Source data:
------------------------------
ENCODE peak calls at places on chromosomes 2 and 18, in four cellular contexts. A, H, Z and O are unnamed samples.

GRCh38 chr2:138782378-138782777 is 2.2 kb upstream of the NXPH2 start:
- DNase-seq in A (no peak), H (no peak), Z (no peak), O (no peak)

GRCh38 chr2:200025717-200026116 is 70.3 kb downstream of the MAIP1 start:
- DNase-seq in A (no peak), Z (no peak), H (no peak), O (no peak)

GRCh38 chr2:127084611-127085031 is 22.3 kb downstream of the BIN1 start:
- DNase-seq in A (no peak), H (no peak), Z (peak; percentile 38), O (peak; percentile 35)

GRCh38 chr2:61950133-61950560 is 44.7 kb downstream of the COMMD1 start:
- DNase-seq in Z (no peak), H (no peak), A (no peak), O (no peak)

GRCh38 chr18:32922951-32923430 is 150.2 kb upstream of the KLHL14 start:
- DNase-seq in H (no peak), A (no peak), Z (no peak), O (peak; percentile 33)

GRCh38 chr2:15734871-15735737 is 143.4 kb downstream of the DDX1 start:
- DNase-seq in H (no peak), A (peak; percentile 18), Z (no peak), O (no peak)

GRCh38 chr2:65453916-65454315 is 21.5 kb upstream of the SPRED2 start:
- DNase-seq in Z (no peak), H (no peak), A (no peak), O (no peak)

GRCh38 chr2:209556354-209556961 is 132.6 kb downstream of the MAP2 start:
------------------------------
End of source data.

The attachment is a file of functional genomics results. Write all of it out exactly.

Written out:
ENCODE peak calls at places on chromosomes 2 and 18, in four cellular contexts. A, H, Z and O are unnamed samples.

GRCh38 chr2:138782378-138782777 is 2.2 kb upstream of the NXPH2 start:
- DNase-seq in A (no peak), H (no peak), Z (no peak), O (no peak)

GRCh38 chr2:200025717-200026116 is 70.3 kb downstream of the MAIP1 start:
- DNase-seq in A (no peak), Z (no peak), H (no peak), O (no peak)

GRCh38 chr2:127084611-127085031 is 22.3 kb downstream of the BIN1 start:
- DNase-seq in A (no peak), H (no peak), Z (peak; percentile 38), O (peak; percentile 35)

GRCh38 chr2:61950133-61950560 is 44.7 kb downstream of the COMMD1 start:
- DNase-seq in Z (no peak), H (no peak), A (no peak), O (no peak)

GRCh38 chr18:32922951-32923430 is 150.2 kb upstream of the KLHL14 start:
- DNase-seq in H (no peak), A (no peak), Z (no peak), O (peak; percentile 33)

GRCh38 chr2:15734871-15735737 is 143.4 kb downstream of the DDX1 start:
- DNase-seq in H (no peak), A (peak; percentile 18), Z (no peak), O (no peak)

GRCh38 chr2:65453916-65454315 is 21.5 kb upstream of the SPRED2 start:
- DNase-seq in Z (no peak), H (no peak), A (no peak), O (no peak)

GRCh38 chr2:209556354-209556961 is 132.6 kb downstream of the MAP2 start: